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Fanning on Winning at Pipe

Covershot: Mick Fanning displaying a backside barrel ride at the 2013 Billabong Pipe Masters. He would come in 3rd at this event and clinch his 3rd World Championship title.WSL / KIRSTIN SCHOLTZ

WSL: Zander Morton

Mick Fanning is no stranger to feeling pressure at Pipeline. He has both won and lost a World Title during the last event of the year, so he knows how Title contenders feel leading up to the finale. We rang the three-time World Champion to get his take on how it feels to have an entire season come down to Pipe.

There was that three year span from 2013 to 2015 where the World Title came down to Pipe. You won it on the final day once over Kelly Slater and lost it twice to Gabriel Medina and Adriano De Souza. Can you describe the way you felt heading into Hawaii those years?

In 2013 I was in the lead, but I still needed a big result to clinch. It was one of those hard years where it was just a grind really. But I went over to do Sunset first during each of those years, just to get a little time in the Hawaiian waters and to get into that head frame.

I tried to take a similar approach each time. I knew I needed big results and I knew I needed to focus on myself. And that is all you can do, really. Just focus on what you need to do and block out all the noise.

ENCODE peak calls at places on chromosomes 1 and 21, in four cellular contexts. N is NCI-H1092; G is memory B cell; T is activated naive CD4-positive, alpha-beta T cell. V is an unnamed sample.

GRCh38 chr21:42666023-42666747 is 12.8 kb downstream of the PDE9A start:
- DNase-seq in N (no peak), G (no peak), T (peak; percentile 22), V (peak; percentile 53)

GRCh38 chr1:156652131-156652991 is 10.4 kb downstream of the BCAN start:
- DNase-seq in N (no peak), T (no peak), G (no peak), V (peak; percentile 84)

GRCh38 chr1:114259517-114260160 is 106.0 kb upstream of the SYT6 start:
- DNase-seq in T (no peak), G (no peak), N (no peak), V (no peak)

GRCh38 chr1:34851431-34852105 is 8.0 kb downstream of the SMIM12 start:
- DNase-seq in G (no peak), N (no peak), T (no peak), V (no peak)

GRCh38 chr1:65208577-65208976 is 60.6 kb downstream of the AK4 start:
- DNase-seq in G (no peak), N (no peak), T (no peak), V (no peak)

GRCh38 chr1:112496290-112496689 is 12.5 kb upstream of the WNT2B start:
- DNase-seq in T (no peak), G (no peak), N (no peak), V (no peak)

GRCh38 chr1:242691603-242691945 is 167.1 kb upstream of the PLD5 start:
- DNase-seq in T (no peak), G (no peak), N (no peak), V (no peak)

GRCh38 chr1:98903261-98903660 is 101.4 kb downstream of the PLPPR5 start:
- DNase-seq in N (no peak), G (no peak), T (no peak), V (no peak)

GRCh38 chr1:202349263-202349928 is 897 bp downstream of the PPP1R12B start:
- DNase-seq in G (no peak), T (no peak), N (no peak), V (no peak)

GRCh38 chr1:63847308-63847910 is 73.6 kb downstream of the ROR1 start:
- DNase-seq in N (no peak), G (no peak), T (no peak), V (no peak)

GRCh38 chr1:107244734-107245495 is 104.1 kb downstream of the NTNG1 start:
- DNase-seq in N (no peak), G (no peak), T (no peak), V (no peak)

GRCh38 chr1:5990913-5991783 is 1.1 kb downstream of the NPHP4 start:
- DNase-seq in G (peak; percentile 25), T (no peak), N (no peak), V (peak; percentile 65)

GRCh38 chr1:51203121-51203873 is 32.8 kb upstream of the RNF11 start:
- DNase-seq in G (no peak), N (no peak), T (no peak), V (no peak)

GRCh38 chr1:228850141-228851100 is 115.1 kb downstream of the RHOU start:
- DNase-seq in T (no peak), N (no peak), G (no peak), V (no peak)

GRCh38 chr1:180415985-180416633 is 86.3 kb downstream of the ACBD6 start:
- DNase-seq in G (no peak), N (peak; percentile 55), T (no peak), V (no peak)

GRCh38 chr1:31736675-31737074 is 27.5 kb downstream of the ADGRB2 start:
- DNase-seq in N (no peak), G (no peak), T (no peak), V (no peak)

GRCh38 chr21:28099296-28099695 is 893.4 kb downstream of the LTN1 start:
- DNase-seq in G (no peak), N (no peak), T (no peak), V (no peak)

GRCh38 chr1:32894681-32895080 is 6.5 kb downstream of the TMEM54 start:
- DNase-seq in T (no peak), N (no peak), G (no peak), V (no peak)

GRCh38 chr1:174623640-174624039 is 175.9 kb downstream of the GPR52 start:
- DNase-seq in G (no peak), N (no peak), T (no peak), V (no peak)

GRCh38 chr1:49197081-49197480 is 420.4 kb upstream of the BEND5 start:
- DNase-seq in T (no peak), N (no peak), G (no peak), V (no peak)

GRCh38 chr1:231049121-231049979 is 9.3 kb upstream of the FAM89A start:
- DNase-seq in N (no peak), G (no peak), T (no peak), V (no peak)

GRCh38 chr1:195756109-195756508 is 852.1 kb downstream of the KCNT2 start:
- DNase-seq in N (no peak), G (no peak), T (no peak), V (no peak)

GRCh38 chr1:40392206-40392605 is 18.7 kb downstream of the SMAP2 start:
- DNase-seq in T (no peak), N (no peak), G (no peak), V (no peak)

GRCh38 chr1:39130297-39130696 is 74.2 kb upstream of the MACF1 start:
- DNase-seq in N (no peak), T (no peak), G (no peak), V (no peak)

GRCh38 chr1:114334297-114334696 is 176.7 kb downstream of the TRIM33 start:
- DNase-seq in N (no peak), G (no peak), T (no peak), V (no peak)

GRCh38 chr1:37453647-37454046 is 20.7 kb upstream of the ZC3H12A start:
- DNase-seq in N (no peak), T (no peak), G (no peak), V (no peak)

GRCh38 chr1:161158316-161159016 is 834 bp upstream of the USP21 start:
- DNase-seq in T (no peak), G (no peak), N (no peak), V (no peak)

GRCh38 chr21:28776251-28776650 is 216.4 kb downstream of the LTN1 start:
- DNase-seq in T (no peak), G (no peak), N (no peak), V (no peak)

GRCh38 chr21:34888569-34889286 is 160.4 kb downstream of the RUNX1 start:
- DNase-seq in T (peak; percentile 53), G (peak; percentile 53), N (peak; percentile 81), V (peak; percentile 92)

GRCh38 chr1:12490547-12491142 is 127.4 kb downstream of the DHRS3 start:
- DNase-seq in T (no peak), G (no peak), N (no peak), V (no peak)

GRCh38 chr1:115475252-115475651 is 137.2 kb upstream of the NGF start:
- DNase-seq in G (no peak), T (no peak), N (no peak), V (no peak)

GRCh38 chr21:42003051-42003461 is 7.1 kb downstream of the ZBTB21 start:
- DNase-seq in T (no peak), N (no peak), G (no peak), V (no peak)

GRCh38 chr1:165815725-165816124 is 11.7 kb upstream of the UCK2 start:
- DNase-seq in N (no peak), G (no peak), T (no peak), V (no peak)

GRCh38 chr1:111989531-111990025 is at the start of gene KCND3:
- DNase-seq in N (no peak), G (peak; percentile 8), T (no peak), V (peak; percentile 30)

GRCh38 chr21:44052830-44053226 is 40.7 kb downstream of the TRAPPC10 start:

Which is harder, protecting a lead or chasing it at Pipe?

Man, they are totally different. When you are leading you have a glimmer of hope, but you also have this extra pressure because it’s yours to lose.

Whereas when you are chasing, it’s more just like, “Alright, I’m going to throw everything I have at it and if it happens, awesome. But if it doesn’t then it was not mine to win.” It’s definitely two totally different pressures.

You probably feel it a bit more when you are the one in the lead.

Definitely. Especially since, when you are in the lead, everyone hopes you lose [laughs].

Medina’s Perfect 10 Caps Off Incredible Day
Gabriel Medina with a perfect 10 point wave at the 2014 Billabong Pipe Masters. Arguably the inception moment of Brazilian domination.

In 2014 you and Gabe came into Pipe neck and neck, having both won three events. What was it like staying in a house together for a few weeks before the event?

It was actually pretty mellow. We are on totally different schedules. I like to get up early and get surfing and Gabe would typically go surfing as I was coming in.

We would hang out a little, but he did his own dinners, where I was kind of hanging with the rest of the crew. But it wasn’t too bad. I think we respected each other and gave each other space leading up to the event.

How do you block out the noise going into Pipe?

Just don’t get ahead of yourself. Sure, the end result is to win the contest to win the World Title. But as bad and stupid and cliche as it sounds, it truly is heat by heat.

Concentrate on one heat, fight through it and never being satisfied. You can have an 18 point heat, but you can’t rest on that.

Kelly Slater wins the 2013 Billabong Pipe Masters over Vans Triple Crown winner John John Florence.

Your wave against Yadin Nicol in 2013 clinched your third World Title. But did you feel like a certain moment went against you in the other two years?

Definitely. But I was fine with that. I walked away both of those years knowing I could not have been any more prepared. At Pipeline, sometimes the waves just don’t go your way and during those years they went to someone else.

That’s the thing, at a lot of waves on tour you can find a way to sort of manufacture a win no matter what. But at Pipeline, you can’t. Pipeline picks the winner.

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